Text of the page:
Making Tax Digital: Your 5 minute guide

Victoria Scally News

You may have heard about Making Tax Digital.

From our experience it’s been very quietly communicated by HM Revenue & Customs.

The only real direct contact was very recently when HMRC wrote to businesses that will be affected by VAT (more on this shortly).

In this 5 minute guide we hope to address what it is all about.

The History

‘MTD’ as it is affectionately known began with the announcement of the ‘End of The Tax Return’ in 2015.

The government announced it would be launching an initiative with the eventual aim of digitalising the UK tax system by 2020.

They felt that a decent proportion of the UK’s ‘tax gap’ is caused by poor record keeping. 

Initially, starting with the smallest businesses first, the idea was that everybody would need to keep their books in a digital format. Then submitting electronic quarterly returns to HMRC.

There would then be an annual ‘mop up’ return to clear up any tweaks and other tax reliefs.

To complicate matters further, there could be different returns and periods for trades and landlords. 

As a result, let’s just say there was enough pressure on the government from external bodies and groups that this has been delayed until at least 2020.

However, MTD for VAT is going ahead and applies to many business from April 2019.

Making Tax Digital for VAT

Whilst the full ‘Maxing Tax Digital’ program is delayed, the VAT element of the regime will be going ahead from April.

This will affect you if you are VAT registered and have an annual turnover in excess of the registration threshold (£85,000) in any 12 month period ending 31st March 2019.

There are some exceptions to this that will mean Making Tax Digital for VAT does not apply until 1st October 2019, but to keep this short we won’t cover those here.

In order to be ‘compliant’ you will need accounting software to transmit data to HMRC.

Currently, the data transmitted by the Making Tax Digital system to HMRC is basically the same data they get now, just through a different avenue.

There are at the time of writing, no plans for free software to do this.

You will also need to generally keep your VAT records in a digital format.

Without getting too deep into the record keeping, you currently have to keep certain things digitally and a choice on others. If you are using cloud software, you will be fully compliant and covered.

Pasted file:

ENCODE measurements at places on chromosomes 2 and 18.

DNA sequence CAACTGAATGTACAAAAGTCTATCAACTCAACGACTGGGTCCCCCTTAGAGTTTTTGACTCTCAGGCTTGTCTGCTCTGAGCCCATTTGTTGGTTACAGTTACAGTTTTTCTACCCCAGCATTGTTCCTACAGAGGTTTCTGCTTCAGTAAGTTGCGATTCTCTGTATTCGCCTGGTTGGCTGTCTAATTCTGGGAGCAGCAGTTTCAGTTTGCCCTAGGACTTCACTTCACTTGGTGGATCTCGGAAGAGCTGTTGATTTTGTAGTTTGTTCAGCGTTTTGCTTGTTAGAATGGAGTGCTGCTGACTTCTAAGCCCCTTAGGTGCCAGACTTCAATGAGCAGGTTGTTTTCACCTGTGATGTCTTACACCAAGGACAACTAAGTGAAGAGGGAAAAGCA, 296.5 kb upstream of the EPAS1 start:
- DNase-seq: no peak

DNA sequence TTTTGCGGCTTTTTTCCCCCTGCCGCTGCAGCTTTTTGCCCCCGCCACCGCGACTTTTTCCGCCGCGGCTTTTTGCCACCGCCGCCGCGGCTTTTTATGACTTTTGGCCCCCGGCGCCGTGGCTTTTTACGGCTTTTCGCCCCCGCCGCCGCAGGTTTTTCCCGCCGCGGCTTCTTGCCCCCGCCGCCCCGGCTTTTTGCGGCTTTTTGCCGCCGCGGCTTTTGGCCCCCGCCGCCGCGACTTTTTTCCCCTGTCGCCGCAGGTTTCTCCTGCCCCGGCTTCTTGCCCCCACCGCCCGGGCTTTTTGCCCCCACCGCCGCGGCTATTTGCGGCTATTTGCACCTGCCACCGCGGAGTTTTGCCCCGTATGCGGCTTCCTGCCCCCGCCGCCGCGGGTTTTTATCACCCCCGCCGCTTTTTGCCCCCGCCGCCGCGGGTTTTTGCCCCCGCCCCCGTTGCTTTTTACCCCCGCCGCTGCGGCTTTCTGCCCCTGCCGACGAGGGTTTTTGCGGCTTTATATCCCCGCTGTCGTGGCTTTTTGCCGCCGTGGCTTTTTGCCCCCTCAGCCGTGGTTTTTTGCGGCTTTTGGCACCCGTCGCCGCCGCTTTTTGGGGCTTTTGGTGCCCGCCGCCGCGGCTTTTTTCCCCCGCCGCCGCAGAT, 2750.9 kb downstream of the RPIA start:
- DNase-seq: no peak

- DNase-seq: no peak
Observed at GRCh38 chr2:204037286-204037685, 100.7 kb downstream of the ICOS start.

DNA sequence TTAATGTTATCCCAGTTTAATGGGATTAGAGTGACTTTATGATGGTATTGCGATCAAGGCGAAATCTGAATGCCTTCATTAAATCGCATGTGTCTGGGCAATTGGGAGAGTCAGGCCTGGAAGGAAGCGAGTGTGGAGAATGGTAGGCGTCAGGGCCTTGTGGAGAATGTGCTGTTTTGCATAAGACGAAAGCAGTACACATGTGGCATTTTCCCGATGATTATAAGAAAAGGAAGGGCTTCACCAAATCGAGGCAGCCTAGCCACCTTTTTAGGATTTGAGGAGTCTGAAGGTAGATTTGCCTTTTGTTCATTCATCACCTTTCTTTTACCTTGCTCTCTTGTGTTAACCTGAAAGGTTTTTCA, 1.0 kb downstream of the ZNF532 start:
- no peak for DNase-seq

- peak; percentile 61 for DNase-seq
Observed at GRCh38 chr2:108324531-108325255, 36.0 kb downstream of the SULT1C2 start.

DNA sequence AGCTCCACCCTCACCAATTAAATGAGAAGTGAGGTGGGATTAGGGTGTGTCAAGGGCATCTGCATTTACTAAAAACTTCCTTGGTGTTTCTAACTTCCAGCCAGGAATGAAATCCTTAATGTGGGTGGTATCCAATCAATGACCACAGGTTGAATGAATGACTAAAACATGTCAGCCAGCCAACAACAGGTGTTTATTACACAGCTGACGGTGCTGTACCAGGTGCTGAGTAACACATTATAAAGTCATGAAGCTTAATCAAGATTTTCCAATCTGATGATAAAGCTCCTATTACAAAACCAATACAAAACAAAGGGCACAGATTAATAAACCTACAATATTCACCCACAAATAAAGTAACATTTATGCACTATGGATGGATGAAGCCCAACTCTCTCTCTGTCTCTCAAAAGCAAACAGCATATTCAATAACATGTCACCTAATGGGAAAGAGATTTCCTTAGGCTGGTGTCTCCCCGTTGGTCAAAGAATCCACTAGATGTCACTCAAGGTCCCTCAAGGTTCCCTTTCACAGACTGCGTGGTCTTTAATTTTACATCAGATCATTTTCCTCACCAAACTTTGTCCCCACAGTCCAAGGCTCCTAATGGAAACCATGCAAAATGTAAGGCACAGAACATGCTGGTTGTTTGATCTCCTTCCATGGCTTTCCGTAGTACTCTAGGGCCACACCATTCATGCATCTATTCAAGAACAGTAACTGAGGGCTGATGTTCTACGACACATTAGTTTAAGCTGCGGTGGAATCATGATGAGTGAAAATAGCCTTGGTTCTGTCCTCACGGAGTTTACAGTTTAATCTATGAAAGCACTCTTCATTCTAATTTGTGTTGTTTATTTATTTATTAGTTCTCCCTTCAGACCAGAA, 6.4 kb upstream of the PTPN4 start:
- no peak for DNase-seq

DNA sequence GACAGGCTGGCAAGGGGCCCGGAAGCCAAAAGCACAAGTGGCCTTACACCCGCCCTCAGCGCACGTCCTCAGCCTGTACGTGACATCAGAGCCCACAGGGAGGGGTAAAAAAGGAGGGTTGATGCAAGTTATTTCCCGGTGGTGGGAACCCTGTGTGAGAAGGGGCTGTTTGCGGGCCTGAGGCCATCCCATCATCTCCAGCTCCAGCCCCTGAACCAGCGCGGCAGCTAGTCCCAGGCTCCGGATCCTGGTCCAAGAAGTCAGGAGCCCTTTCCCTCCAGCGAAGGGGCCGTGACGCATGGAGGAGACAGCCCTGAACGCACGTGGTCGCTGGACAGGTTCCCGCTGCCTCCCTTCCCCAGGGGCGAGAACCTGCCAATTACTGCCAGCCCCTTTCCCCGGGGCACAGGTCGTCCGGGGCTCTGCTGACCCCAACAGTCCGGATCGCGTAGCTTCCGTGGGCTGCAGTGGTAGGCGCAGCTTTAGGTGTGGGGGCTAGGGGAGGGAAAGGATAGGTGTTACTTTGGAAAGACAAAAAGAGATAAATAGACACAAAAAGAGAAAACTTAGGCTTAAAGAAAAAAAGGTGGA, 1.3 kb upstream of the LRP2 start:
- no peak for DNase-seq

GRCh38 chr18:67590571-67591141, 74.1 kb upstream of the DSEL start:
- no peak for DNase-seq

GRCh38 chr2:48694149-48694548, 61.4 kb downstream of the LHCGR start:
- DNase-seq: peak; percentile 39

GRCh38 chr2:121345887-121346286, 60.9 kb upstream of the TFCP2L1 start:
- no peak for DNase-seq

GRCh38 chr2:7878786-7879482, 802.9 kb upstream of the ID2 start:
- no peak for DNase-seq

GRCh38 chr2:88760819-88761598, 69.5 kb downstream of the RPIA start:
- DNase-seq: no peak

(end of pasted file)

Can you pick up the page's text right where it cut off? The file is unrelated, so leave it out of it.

If you currently keep your records in a spreadsheet, you can still do so.

You will need to make sure you record information about the VAT transactions (covered here for a bedtime read. However, you will still need software, something that has now been called ‘bridging’ software.

This basically links to your spreadsheet and puts the data in the right boxes to transmit to HMRC. You can see an example of this here at TaxCalc (the video at the bottom shows bridging software in action).

The summary

  • Do you run a business with an annual turnover over £85,000 and VAT registered? You will need to ensure you are ‘Making Tax Digital compliant’ from April 2019.
  • Compliance means having digital bookkeeping of your VAT records. You will also need to be able to submit your return to HMRC via ‘Making Tax Digital Ready’ software. If you have ‘cloud’ accounting software, you’re already likely to be ready.
  • If Making Tax Digital for VAT applies, you will not be able to use the current HMRC online system once Making Tax Digital launches. You’ll need to set yourself up with some ‘Bridging Software’ which basically allows you to digitally post your VAT return to HMRC in the right format. Or ask us to do it for you
  • Voluntarily VAT registered? Do not expect your sales to exceed the threshold (currently £85,000)? You can elect to remain outside of this for now. It’s a good idea, however, to think ahead and enter the scheme regardless. 

We will be releasing more guides over the next few months, to help you get up to speed. If you have an accountant, its likely it is all in hand, but best to check!

If you currently complete your VAT return yourself and are looking for advice, please call our office on 02392 240040.